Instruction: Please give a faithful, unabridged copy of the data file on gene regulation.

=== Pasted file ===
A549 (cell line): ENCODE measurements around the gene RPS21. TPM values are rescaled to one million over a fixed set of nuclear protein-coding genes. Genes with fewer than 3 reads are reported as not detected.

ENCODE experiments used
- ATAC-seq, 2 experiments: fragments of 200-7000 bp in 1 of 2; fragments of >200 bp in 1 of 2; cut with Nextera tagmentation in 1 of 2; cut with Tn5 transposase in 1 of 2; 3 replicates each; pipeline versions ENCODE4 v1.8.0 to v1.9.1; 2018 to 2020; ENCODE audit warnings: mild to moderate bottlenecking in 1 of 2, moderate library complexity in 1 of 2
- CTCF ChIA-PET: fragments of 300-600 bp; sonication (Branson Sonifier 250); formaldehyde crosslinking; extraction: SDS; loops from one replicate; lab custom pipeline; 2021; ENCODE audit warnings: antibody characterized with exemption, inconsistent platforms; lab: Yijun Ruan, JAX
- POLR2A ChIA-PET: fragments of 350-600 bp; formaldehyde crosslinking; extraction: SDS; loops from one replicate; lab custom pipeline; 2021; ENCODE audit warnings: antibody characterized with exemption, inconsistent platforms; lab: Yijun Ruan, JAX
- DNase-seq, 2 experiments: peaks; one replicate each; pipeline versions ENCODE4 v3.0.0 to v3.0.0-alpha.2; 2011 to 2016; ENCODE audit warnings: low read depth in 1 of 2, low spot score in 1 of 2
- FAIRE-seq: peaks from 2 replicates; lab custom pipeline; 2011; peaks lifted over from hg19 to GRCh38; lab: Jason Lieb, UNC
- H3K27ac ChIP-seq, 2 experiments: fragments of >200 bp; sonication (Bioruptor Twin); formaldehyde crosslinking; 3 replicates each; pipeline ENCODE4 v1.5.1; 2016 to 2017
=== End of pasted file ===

A549 (cell line): ENCODE measurements around the gene RPS21. TPM values are rescaled to one million over a fixed set of nuclear protein-coding genes. Genes with fewer than 3 reads are reported as not detected.

ENCODE experiments used
- ATAC-seq, 2 experiments: fragments of 200-7000 bp in 1 of 2; fragments of >200 bp in 1 of 2; cut with Nextera tagmentation in 1 of 2; cut with Tn5 transposase in 1 of 2; 3 replicates each; pipeline versions ENCODE4 v1.8.0 to v1.9.1; 2018 to 2020; ENCODE audit warnings: mild to moderate bottlenecking in 1 of 2, moderate library complexity in 1 of 2
- CTCF ChIA-PET: fragments of 300-600 bp; sonication (Branson Sonifier 250); formaldehyde crosslinking; extraction: SDS; loops from one replicate; lab custom pipeline; 2021; ENCODE audit warnings: antibody characterized with exemption, inconsistent platforms; lab: Yijun Ruan, JAX
- POLR2A ChIA-PET: fragments of 350-600 bp; formaldehyde crosslinking; extraction: SDS; loops from one replicate; lab custom pipeline; 2021; ENCODE audit warnings: antibody characterized with exemption, inconsistent platforms; lab: Yijun Ruan, JAX
- DNase-seq, 2 experiments: peaks; one replicate each; pipeline versions ENCODE4 v3.0.0 to v3.0.0-alpha.2; 2011 to 2016; ENCODE audit warnings: low read depth in 1 of 2, low spot score in 1 of 2
- FAIRE-seq: peaks from 2 replicates; lab custom pipeline; 2011; peaks lifted over from hg19 to GRCh38; lab: Jason Lieb, UNC
- H3K27ac ChIP-seq, 2 experiments: fragments of >200 bp; sonication (Bioruptor Twin); formaldehyde crosslinking; 3 replicates each; pipeline ENCODE4 v1.5.1; 2016 to 2017